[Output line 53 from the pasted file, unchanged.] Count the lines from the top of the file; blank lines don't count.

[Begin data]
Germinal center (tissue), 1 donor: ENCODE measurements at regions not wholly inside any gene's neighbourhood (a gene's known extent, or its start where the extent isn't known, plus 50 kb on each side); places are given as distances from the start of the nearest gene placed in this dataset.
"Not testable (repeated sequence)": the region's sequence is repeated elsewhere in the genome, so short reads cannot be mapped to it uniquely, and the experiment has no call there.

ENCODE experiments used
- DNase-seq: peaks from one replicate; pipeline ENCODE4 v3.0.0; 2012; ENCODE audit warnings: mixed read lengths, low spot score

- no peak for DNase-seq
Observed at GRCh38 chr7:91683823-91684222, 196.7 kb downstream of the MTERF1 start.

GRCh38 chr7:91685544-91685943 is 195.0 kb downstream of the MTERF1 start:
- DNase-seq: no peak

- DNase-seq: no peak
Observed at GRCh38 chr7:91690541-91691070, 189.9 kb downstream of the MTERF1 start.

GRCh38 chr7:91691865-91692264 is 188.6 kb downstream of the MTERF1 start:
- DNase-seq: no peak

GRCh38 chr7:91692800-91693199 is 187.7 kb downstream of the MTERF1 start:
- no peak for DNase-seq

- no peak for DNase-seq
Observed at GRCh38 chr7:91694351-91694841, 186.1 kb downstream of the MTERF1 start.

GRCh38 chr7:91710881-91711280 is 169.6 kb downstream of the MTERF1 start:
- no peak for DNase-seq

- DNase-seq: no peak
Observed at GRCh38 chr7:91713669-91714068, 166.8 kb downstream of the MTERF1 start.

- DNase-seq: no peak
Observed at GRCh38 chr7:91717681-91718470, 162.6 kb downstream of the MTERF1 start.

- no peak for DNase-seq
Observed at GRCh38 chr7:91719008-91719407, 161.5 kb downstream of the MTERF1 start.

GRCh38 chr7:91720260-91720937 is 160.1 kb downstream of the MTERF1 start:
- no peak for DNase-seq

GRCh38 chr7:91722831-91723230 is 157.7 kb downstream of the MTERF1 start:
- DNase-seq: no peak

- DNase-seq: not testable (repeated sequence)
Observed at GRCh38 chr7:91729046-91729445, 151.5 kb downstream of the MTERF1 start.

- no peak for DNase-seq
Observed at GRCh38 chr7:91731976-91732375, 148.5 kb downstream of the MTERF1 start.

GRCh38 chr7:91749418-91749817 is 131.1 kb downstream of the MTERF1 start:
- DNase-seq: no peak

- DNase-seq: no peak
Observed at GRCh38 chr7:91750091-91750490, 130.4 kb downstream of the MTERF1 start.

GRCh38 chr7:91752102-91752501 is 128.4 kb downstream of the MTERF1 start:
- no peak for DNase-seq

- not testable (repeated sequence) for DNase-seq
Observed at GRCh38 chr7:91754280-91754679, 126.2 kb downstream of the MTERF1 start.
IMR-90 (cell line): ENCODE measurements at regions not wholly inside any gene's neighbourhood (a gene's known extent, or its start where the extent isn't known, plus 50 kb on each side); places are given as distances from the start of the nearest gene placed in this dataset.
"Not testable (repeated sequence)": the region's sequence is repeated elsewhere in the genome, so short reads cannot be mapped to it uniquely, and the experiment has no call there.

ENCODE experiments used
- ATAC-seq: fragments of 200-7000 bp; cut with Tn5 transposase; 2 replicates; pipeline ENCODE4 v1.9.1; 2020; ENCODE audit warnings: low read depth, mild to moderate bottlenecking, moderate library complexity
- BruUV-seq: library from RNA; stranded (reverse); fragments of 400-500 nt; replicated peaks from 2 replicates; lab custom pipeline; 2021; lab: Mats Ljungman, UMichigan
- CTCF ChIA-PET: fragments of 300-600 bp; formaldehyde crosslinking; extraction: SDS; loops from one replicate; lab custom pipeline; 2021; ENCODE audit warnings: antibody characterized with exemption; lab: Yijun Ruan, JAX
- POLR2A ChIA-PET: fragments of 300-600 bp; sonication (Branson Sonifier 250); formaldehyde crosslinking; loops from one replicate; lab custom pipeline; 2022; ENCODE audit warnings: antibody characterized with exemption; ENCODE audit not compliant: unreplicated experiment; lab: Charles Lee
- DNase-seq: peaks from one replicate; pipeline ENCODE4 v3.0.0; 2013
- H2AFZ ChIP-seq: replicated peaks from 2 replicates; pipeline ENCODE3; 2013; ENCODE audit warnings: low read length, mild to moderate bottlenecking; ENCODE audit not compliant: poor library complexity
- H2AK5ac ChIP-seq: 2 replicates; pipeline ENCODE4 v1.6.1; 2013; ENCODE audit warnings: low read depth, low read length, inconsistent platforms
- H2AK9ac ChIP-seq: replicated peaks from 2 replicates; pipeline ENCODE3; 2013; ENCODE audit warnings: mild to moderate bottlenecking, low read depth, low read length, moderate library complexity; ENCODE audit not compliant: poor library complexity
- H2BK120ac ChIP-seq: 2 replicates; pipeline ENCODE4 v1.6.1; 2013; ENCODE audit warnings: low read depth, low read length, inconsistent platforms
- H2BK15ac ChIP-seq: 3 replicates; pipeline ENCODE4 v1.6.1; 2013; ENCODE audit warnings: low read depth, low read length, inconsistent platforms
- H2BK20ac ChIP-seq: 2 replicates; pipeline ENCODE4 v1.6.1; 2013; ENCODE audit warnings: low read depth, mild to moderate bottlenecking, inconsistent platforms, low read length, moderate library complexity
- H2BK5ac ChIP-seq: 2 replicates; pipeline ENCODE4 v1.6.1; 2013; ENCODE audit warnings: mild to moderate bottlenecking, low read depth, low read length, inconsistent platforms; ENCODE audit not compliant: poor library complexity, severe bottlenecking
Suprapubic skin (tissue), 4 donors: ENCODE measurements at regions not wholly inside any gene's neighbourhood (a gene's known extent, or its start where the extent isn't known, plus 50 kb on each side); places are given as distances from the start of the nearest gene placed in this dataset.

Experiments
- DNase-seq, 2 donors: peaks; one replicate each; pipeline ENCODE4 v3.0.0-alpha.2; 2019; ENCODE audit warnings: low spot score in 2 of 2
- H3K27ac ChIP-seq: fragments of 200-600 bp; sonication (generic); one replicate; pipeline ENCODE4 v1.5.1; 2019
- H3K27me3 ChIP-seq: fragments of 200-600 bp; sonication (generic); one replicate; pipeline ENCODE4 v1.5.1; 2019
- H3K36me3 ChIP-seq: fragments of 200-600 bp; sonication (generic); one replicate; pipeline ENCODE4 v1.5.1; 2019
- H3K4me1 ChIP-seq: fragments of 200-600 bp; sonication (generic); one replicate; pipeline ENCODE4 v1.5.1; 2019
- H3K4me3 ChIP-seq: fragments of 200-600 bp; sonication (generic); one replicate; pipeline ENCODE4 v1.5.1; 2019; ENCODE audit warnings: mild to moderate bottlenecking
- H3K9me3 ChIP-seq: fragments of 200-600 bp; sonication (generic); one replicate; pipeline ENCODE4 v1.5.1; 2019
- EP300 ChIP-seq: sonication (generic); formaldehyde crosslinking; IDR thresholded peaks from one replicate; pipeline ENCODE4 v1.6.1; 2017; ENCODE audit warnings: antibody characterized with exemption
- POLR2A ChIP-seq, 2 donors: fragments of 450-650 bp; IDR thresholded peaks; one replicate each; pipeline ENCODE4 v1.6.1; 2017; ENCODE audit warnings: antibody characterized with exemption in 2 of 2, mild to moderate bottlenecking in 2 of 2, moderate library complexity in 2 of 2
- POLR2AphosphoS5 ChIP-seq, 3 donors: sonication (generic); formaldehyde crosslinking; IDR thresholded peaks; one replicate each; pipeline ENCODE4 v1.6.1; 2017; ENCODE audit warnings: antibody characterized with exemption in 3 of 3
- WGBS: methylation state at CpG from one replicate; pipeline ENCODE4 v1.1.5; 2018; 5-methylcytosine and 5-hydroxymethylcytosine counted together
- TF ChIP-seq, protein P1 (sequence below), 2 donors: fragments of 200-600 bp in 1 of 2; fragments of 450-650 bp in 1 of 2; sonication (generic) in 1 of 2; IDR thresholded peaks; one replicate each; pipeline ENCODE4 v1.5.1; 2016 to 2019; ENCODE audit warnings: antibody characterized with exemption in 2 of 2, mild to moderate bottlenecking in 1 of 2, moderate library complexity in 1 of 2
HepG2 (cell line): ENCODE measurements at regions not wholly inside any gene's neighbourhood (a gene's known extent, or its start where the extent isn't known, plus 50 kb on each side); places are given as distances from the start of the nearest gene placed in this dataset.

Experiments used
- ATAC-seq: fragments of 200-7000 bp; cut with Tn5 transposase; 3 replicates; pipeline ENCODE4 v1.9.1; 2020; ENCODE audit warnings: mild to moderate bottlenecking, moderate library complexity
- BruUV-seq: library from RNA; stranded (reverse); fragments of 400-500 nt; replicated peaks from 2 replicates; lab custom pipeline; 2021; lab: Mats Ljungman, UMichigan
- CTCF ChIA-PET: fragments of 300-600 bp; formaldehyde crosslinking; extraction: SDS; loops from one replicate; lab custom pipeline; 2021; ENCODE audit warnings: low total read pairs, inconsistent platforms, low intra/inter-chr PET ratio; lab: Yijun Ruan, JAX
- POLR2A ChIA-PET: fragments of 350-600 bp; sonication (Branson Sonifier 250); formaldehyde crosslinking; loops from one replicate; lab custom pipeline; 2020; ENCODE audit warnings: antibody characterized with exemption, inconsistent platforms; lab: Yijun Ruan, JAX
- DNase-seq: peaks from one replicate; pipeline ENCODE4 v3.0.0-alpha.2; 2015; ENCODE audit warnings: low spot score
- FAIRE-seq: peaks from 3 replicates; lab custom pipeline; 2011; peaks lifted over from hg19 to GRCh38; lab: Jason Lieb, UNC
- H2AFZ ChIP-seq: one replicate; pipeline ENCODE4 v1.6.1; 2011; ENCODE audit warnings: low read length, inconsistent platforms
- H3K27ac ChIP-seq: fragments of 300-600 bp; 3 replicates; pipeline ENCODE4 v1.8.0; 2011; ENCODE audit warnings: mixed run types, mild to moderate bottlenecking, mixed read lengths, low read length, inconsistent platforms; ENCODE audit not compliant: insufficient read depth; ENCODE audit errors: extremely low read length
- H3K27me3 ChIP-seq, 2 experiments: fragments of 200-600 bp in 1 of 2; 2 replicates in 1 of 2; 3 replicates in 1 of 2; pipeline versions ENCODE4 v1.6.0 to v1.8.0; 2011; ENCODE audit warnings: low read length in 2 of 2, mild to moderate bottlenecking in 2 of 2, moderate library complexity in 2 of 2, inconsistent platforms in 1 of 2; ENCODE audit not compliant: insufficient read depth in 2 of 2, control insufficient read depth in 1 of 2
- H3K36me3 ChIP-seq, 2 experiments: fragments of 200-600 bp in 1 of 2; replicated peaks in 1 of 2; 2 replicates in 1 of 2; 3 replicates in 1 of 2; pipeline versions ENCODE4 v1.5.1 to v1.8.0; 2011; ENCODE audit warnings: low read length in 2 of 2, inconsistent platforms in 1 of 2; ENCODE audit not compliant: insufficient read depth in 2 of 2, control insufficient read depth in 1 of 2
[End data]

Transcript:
- H2BK15ac ChIP-seq: 3 replicates; pipeline ENCODE4 v1.6.1; 2013; ENCODE audit warnings: low read depth, low read length, inconsistent platforms